Mortgage Rates Update, January 24, 2013

Written by John Krystof on January 24, 2013

When employment reports show an improvement in the labor picture, it tends to have an effect on mortgage rates since the implication is that more people will have income to buy homes. As a result, when various economic data reports were released this morning, mortgage rates for January 24, 2013, jumped in response to the better job market news. This increase again turned around the flattening that occurred at the end of last week after the pop that occurred in rate averages January 17. Because the jobless claims report from the federal government showed a decline in unemployment filings, the market responded accordingly, moving back into the 3.5 percent neighborhood.

Interestingly, the mortgage-backed securities market took a drop in interest on today’s news. One would expect that those would increase as well as potentially more mortgages are written producing more returns. In reality, however, the increase in activity could potentially flood the market with more securities, dropping demand for them.

Lenders looked at the day’s activity as good market response signaling better profits down the road for loan originators. The potential rise fluttering is also causing an increase in activity among consumers who are feeling pressured to beat the clock before rates rise further and go back to 4 percent possibly. That said, the up and down of the rate-setting is also causing momentary gaps where loan officers can jump in and lock a rate for a customer that 60 minutes later doesn’t exist. So fluctuations continue to cause related ripple effects that are good and bad. Long story short, however, rate shoppers should consider themselves put on warning that the end is probably coming soon for low-end bargains in home loans.

The 30-year fixed rate averages sit on the high end between 3.375 percent and 3.5 percent with the majority on the 3.5 side of the spectrum. The comparable 15-year fixed mortgage also inched up to a range of 2.75 percent to 2.875 percent. Five-year adjustable rate mortgages are still lower at 2.625 percent to 3.25 percent.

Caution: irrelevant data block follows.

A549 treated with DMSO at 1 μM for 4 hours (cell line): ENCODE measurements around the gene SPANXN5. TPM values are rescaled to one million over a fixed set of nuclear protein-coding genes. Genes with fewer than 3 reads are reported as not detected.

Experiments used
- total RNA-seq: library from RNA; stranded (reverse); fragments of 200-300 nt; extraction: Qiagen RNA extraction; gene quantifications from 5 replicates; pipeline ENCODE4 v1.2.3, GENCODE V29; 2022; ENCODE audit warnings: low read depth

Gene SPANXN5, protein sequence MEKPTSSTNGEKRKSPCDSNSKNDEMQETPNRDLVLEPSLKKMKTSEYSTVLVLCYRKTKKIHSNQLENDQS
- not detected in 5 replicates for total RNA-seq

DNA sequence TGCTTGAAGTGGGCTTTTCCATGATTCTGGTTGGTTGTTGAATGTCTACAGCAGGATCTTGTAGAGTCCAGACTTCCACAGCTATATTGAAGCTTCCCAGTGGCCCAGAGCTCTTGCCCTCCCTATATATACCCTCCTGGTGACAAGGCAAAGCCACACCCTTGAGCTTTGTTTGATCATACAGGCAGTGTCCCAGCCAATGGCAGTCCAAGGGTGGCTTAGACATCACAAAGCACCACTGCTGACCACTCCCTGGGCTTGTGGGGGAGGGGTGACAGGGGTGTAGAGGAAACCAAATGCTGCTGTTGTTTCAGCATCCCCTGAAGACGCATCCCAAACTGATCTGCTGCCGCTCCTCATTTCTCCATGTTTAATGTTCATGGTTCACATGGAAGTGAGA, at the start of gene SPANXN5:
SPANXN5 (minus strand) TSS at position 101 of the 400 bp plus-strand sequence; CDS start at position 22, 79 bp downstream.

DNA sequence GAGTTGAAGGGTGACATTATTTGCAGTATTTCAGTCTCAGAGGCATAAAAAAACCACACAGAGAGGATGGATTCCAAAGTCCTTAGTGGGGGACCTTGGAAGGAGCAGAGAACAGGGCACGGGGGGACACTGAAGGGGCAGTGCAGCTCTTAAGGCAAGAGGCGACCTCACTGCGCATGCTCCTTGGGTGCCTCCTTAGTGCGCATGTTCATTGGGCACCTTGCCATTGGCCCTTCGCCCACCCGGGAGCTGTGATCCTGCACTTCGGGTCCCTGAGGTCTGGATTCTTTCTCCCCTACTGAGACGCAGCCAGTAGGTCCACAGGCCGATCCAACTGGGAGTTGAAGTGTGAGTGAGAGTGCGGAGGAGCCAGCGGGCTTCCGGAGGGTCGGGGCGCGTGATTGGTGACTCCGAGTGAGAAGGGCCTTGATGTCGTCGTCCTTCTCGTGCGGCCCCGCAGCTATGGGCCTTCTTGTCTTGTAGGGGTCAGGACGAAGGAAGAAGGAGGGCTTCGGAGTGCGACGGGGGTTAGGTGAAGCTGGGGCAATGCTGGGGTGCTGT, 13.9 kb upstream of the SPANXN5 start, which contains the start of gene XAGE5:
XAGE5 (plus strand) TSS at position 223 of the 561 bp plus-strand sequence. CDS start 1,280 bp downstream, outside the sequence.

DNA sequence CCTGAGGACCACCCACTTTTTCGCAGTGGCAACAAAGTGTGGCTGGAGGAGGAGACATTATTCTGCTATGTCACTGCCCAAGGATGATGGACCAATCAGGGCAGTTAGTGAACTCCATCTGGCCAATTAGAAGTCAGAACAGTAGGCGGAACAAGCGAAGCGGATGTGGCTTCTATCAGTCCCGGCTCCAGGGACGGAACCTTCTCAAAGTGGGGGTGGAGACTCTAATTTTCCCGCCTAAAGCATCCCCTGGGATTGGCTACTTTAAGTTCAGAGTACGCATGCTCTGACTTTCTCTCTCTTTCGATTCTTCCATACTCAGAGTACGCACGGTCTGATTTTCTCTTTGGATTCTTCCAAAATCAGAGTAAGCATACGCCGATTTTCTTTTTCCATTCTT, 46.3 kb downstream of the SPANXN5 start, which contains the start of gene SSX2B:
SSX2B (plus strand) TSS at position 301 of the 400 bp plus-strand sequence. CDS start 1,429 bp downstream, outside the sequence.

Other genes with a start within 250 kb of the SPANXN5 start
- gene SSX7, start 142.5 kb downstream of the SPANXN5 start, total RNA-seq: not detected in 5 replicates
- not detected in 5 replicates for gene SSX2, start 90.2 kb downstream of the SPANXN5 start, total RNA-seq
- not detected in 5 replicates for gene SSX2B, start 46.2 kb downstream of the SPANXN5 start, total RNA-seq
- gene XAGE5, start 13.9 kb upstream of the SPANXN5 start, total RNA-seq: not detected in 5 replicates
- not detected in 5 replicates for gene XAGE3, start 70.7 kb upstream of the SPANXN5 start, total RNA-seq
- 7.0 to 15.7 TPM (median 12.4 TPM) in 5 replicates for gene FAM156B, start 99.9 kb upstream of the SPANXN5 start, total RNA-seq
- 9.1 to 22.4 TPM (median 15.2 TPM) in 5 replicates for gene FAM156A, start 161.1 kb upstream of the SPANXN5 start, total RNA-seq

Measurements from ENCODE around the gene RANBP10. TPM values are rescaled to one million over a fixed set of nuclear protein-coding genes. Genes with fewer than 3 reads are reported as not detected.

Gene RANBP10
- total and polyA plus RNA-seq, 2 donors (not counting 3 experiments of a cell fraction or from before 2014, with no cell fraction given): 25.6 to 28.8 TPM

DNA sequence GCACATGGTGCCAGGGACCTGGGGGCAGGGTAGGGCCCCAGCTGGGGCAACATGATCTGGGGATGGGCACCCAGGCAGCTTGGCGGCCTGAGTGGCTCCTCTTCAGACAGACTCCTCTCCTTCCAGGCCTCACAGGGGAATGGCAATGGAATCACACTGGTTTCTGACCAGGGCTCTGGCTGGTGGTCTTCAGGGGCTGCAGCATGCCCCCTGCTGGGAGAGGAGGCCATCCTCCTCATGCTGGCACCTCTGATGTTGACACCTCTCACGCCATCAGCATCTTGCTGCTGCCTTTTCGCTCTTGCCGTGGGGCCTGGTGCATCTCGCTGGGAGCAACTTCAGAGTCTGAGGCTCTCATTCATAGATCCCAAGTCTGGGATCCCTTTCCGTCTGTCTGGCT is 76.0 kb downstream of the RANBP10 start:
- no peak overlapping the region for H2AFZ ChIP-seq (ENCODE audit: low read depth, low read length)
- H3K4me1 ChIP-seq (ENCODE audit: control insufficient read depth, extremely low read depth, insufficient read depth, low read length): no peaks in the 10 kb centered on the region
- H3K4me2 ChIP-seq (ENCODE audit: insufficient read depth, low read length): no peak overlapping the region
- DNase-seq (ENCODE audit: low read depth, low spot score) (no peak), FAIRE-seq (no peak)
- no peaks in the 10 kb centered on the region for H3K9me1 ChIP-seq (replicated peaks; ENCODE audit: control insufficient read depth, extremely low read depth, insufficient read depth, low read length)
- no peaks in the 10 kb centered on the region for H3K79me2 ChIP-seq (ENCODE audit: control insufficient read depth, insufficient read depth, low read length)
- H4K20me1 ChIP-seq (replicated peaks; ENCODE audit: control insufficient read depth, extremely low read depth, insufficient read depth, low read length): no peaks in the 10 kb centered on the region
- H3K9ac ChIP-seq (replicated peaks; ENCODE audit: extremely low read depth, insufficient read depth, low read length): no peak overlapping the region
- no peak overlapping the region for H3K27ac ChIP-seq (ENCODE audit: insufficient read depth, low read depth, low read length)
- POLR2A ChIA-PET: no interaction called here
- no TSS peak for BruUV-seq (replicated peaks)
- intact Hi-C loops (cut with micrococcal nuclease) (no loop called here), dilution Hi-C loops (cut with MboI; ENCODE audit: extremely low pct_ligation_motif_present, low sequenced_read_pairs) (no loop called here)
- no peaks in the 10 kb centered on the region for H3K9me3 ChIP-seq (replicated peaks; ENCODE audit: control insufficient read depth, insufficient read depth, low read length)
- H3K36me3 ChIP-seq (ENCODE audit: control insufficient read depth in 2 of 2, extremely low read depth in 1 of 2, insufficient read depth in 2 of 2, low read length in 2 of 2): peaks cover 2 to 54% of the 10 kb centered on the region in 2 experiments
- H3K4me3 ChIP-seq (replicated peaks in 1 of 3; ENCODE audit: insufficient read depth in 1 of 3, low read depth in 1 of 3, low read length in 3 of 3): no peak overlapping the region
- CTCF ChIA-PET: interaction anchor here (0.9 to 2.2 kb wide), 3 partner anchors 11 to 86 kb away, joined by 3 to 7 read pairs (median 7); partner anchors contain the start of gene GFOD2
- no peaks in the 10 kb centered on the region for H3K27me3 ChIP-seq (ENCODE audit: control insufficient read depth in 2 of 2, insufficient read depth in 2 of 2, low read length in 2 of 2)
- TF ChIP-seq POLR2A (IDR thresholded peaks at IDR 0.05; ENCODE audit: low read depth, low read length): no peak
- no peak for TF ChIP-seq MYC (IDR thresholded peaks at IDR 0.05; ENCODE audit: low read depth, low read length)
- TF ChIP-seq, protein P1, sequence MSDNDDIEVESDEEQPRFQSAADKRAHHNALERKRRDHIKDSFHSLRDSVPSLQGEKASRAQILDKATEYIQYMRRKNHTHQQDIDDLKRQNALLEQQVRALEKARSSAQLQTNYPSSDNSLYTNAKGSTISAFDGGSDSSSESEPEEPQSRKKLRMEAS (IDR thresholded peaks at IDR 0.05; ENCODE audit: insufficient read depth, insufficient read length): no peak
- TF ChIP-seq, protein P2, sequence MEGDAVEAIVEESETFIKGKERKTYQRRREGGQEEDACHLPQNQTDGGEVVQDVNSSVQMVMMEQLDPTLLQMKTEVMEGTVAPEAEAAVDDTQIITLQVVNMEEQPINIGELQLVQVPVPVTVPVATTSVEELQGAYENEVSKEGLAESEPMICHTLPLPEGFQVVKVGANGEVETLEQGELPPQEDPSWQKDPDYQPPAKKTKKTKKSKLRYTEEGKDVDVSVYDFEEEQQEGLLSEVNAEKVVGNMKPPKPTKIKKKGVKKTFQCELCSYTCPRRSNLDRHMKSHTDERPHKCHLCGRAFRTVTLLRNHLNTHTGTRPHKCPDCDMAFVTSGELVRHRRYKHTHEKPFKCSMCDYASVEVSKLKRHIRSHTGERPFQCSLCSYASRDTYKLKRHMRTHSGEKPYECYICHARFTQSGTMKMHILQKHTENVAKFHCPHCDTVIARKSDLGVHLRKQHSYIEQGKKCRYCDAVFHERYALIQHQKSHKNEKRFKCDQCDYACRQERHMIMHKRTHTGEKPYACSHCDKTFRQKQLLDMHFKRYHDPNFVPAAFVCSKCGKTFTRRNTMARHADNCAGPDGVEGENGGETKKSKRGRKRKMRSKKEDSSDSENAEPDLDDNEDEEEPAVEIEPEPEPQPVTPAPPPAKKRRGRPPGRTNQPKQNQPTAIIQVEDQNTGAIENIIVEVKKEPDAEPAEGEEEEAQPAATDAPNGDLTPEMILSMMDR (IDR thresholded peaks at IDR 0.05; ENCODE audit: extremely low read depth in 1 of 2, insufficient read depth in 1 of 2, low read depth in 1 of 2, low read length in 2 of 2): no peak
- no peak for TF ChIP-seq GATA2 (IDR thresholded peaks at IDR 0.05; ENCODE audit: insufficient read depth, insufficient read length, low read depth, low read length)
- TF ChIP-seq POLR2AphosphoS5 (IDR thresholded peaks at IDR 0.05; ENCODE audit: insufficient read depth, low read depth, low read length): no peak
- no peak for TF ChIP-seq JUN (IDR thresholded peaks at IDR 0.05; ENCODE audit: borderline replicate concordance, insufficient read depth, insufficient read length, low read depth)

Future forecasts are generally in agreement at the moment that the rate average trend is going to continue moving upward with momentary burps and stumbles. If the weak economy recovery continues to stay on an improvement track, mortgage rates will follow in their own way as well. The debt-ceiling risk from Washington D.C. has also been abated for now as Congress is pushing legislation to move the debate to May 2013, which also improves the picture.

Posted Under: Mortgage
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About John Krystof

John Krystof writes about personal finance and money matters for RateZip.com. He was born and educated in Central Europe, but presently resides in New York City.


Jan24

When employment reports show an improvement in the labor picture, it tends to have an effect on mortgage rates since the implication is that more people will have income to buy homes. As a result, when various economic data reports were released this morning, mortgage rates for January 24, 2013, jumped in response to the better job market news. This increase again turned around the flattening that occurred at the end of last week after the pop that occurred in rate averages January 17. Because the jobless claims report from the federal government showed a decline in unemployment filings, the market responded accordingly, moving back into the 3.5 percent neighborhood.

Interestingly, the mortgage-backed securities market took a drop in interest on today’s news. One would expect that those would increase as well as potentially more mortgages are written producing more returns. In reality, however, the increase in activity could potentially flood the market with more securities, dropping demand for them.

Lenders looked at the day’s activity as good market response signaling better profits down the road for loan originators. The potential rise fluttering is also causing an increase in activity among consumers who are feeling pressured to beat the clock before rates rise further and go back to 4 percent possibly. That said, the up and down of the rate-setting is also causing momentary gaps where loan officers can jump in and lock a rate for a customer that 60 minutes later doesn’t exist. So fluctuations continue to cause related ripple effects that are good and bad. Long story short, however, rate shoppers should consider themselves put on warning that the end is probably coming soon for low-end bargains in home loans.

The 30-year fixed rate averages sit on the high end between 3.375 percent and 3.5 percent with the majority on the 3.5 side of the spectrum. The comparable 15-year fixed mortgage also inched up to a range of 2.75 percent to 2.875 percent. Five-year adjustable rate mortgages are still lower at 2.625 percent to 3.25 percent.

Future forecasts are generally in agreement at the moment that the rate average trend is going to continue moving upward with momentary burps and stumbles. If the weak economy recovery continues to stay on an improvement track, mortgage rates will follow in their own way as well. The debt-ceiling risk from Washington D.C. has also been abated for now as Congress is pushing legislation to move the debate to May 2013, which also improves the picture.

About John Krystof
John Krystof writes about personal finance and money matters for RateZip.com. He was born and educated in Central Europe, but presently resides in New York City.